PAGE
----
Why Do We Celebrate African American History Month?

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Georgia Moran, Editor

African American History Month is an event that occurs every February to celebrate the African American figures that have made an impact on the world. We are celebrating it right now, but why? And how did it come to be?

In September of 1915, two men named Carter Woodson and Jesse Moorland founded the Association for the Study of Negro Life and History, which was created to celebrate achievements of African Americans. National African American history week was first started by this organization in 1926, in the second week of February, which is when Frederick Douglass and Abraham Lincoln’s birthdays are. This inspired communities all around the nation to organize local celebrations, performances, etc. In around the late 60s, just a week of celebration slowly started to be recognized for the whole month.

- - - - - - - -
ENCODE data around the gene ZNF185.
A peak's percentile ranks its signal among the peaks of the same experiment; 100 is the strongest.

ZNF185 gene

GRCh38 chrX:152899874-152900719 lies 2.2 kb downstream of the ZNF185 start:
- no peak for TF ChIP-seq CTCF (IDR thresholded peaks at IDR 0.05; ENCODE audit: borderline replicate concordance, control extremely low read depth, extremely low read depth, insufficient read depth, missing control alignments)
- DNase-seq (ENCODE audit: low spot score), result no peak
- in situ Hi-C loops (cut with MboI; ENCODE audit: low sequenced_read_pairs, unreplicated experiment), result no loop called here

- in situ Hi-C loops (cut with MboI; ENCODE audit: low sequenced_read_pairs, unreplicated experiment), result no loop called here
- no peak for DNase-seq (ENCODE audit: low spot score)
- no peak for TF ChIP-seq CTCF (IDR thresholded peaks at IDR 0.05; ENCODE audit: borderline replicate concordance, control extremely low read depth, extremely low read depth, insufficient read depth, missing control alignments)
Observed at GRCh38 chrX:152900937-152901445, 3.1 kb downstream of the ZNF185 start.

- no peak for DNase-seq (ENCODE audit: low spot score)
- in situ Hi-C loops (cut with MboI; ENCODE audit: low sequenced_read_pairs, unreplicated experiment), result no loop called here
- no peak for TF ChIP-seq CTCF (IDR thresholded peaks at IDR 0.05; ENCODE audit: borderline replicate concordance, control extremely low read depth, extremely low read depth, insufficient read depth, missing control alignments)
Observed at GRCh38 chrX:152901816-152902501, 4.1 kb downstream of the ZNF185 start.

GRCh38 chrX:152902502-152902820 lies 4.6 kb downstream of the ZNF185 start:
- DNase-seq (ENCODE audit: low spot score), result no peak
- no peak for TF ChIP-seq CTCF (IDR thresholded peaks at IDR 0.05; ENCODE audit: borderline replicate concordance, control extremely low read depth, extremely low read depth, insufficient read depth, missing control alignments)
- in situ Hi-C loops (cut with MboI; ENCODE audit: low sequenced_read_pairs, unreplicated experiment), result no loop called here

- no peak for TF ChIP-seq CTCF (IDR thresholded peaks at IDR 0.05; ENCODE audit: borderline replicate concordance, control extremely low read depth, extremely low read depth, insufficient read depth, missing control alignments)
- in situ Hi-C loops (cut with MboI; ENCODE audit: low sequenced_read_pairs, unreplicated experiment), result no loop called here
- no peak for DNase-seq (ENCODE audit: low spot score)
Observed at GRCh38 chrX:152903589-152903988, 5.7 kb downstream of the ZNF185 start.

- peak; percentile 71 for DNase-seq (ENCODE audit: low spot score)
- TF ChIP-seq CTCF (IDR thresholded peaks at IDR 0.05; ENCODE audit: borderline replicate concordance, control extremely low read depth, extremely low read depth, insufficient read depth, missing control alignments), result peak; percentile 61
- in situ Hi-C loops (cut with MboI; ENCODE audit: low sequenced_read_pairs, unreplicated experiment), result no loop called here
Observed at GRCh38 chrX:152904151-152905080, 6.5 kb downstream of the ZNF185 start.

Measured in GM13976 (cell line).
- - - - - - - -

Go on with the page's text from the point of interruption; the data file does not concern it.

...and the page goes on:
Starting in 1976, there has been a theme for African American History Month, chosen by the president. This year’s theme is “African Americans and The Vote.” This theme is being celebrated because 2020 is the 150th anniversary of the fifteenth amendment, which gave African American men the right to vote. Some past themes have ranged from Civil Rights in America to The Crisis In African American Education.

As the world is evolving, this month is being celebrated more as African Americans start getting recognized as influential people. For example, in the 200s hallway last year, there was a billboard with pictures of African Americans we should be celebrating. One of the pictures showed Martin Luther King Jr, one of the most influential people of all time. He was one of the first people to stand up for African American rights in the US, and he fearlessly made his famous “I Have A Dream” speech. He was assassinated on April 4, 1968 at a motel, but his legacy lives on to this day.

So there you have it. It took awhile for us to get to this point, but the US is finally giving African American figures the recognition they deserve.